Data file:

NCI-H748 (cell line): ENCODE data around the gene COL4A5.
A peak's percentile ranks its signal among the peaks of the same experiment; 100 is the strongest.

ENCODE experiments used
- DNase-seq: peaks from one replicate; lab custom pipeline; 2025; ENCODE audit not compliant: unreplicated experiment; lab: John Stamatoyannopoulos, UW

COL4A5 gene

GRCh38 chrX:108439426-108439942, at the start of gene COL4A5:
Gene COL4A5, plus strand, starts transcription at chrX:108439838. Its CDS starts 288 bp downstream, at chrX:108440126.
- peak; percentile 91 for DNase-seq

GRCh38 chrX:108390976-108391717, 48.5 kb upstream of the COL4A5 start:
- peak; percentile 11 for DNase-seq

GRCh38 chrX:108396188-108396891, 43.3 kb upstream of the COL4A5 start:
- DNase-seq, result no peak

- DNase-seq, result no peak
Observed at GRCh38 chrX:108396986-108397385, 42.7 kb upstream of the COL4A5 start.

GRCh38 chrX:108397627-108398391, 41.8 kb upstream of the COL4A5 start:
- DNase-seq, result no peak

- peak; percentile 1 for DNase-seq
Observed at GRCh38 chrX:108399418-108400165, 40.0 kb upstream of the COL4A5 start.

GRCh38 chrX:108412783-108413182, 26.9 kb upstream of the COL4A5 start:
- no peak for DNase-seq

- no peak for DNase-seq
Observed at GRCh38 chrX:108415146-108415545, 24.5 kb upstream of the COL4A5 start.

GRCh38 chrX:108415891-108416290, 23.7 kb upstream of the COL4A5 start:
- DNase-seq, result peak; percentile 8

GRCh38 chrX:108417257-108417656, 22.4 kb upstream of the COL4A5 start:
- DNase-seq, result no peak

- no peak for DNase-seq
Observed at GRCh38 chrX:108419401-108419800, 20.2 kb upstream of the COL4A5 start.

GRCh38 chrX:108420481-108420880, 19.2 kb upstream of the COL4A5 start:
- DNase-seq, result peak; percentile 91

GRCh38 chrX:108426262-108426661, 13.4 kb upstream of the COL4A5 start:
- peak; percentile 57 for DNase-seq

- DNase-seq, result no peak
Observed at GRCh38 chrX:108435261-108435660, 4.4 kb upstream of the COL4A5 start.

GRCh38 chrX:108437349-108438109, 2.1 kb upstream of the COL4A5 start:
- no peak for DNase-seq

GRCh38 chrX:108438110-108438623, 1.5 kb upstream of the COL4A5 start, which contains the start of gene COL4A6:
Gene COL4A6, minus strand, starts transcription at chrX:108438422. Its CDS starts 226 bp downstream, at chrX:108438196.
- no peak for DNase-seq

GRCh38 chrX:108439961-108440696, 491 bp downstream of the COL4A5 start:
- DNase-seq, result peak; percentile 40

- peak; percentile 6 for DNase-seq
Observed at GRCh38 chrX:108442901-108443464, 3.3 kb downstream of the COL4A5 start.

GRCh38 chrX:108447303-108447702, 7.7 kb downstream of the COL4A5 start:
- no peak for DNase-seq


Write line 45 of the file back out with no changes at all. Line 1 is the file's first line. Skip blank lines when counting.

- no peak for DNase-seq